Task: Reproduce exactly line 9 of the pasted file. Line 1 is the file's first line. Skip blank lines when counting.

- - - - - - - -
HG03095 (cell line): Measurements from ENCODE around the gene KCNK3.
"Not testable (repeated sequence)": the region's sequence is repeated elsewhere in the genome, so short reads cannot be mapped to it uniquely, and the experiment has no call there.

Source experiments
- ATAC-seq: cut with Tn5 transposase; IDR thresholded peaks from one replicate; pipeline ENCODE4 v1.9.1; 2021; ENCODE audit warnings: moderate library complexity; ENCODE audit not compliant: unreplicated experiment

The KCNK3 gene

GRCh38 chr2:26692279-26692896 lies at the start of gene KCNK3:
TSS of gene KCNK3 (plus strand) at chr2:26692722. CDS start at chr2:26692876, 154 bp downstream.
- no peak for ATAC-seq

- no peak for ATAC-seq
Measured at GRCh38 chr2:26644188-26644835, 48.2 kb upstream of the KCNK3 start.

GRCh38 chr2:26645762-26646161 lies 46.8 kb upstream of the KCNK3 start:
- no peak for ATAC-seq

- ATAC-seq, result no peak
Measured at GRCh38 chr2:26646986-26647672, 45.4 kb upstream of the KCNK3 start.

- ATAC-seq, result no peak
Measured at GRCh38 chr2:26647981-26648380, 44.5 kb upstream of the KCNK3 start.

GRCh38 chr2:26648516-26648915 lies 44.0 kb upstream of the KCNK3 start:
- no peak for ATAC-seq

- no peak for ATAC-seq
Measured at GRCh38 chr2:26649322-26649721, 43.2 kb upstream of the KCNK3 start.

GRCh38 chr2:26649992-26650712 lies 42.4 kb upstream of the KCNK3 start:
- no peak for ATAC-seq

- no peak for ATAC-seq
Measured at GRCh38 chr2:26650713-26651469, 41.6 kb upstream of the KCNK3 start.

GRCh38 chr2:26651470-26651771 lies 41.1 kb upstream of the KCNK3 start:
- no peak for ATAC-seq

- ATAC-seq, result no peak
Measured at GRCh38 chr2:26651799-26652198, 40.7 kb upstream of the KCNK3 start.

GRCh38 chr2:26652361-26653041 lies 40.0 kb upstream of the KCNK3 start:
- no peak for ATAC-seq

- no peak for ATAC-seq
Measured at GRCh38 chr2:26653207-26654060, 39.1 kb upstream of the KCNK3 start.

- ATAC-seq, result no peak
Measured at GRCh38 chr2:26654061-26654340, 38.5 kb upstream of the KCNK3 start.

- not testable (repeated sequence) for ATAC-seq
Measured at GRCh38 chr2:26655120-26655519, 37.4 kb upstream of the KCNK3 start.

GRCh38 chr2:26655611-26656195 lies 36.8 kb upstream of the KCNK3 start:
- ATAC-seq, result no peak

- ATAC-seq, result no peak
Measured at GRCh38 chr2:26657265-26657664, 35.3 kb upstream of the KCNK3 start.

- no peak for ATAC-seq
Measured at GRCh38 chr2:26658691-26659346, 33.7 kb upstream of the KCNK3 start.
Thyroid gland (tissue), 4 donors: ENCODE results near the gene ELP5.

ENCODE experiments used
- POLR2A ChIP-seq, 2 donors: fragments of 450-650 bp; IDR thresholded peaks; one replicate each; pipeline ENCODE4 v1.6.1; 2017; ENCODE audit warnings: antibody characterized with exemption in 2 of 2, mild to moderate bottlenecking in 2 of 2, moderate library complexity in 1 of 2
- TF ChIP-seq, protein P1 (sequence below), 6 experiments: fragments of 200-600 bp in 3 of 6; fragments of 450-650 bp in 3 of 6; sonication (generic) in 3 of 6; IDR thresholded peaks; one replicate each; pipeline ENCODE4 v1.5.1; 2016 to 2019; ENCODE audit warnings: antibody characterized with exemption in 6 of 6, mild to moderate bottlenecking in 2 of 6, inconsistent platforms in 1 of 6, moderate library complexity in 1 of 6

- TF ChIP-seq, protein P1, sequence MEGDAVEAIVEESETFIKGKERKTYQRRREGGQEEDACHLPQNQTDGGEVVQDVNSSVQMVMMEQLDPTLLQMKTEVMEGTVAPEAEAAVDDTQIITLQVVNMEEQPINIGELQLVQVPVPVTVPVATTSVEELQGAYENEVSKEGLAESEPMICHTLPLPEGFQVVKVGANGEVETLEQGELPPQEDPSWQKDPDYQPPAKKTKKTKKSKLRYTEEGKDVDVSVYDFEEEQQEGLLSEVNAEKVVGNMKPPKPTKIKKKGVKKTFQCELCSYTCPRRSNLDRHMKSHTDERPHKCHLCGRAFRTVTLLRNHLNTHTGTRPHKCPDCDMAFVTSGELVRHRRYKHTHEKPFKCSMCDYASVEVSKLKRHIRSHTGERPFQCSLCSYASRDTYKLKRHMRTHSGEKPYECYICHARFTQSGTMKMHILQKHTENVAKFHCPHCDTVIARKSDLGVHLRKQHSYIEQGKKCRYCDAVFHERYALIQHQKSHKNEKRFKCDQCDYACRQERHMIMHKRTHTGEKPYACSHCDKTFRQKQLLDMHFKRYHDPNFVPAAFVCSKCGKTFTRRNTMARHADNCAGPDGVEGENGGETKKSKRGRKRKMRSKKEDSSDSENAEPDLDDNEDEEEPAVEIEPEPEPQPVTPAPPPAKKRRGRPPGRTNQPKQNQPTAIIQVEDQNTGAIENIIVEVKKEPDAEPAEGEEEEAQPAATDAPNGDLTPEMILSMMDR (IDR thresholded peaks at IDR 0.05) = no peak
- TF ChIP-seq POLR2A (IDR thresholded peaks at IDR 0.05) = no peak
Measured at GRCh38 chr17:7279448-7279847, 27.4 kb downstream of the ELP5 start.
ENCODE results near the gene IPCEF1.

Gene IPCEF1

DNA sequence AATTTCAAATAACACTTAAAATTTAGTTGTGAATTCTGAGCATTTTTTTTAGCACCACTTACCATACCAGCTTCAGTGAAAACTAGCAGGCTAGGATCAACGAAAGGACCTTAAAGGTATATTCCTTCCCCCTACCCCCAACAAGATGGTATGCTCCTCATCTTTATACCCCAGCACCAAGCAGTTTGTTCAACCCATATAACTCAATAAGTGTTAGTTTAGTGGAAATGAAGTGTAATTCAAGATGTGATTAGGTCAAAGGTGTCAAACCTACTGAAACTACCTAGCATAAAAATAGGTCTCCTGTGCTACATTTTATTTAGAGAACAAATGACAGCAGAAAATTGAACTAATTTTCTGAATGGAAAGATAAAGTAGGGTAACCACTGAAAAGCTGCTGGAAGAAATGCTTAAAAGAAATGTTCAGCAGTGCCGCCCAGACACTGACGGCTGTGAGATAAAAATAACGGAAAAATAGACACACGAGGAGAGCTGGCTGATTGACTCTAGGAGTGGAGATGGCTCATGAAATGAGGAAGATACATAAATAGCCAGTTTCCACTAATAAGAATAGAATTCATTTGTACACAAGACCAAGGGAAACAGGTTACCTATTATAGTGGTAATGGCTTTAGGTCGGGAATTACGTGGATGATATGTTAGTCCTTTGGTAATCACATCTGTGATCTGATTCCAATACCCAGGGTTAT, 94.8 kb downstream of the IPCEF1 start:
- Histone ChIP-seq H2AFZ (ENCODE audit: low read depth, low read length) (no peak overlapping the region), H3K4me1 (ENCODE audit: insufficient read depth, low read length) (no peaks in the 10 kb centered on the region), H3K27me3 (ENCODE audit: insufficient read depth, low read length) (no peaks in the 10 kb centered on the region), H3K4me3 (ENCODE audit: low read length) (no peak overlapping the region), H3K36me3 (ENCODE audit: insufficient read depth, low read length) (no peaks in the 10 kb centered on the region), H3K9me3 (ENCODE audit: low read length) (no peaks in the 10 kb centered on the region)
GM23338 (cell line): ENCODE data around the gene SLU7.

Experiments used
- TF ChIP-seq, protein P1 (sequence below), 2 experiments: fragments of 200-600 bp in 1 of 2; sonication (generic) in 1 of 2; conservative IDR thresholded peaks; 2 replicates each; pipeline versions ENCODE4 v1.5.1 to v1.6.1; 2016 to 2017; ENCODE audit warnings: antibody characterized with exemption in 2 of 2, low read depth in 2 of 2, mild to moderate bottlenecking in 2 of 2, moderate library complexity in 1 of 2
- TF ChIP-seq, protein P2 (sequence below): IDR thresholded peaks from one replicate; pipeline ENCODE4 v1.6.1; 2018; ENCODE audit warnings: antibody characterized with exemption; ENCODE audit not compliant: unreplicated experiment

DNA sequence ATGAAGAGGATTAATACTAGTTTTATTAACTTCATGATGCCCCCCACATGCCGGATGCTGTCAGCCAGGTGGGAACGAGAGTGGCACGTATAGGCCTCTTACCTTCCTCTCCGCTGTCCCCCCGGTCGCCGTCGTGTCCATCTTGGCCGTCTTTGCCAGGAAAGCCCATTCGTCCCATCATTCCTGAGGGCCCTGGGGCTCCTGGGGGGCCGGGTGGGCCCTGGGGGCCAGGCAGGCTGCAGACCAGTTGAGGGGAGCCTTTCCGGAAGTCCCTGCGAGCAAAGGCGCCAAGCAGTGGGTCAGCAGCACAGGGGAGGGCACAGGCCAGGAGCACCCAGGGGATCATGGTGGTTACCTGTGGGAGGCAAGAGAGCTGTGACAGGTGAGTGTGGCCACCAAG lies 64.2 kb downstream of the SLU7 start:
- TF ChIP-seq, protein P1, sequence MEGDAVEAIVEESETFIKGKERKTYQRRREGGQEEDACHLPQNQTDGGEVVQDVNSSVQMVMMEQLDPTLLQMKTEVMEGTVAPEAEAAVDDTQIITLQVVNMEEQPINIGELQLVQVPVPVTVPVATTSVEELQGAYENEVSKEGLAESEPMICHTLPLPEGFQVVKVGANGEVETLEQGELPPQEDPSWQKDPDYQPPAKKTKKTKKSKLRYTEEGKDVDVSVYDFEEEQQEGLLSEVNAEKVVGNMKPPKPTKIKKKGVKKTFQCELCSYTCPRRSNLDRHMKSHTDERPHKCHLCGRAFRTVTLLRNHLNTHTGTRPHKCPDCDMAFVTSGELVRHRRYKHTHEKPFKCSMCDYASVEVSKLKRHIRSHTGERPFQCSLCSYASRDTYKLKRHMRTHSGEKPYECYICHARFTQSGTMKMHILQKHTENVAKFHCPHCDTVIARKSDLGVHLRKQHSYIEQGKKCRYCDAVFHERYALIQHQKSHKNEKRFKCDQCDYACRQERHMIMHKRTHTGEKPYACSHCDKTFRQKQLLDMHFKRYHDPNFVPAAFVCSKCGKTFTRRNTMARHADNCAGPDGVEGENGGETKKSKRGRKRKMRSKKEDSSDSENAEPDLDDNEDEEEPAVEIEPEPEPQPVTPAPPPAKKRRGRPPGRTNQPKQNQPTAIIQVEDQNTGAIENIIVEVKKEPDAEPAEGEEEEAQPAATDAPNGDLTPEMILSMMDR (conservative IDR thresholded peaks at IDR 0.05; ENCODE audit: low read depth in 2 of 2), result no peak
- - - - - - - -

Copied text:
- no peak for ATAC-seq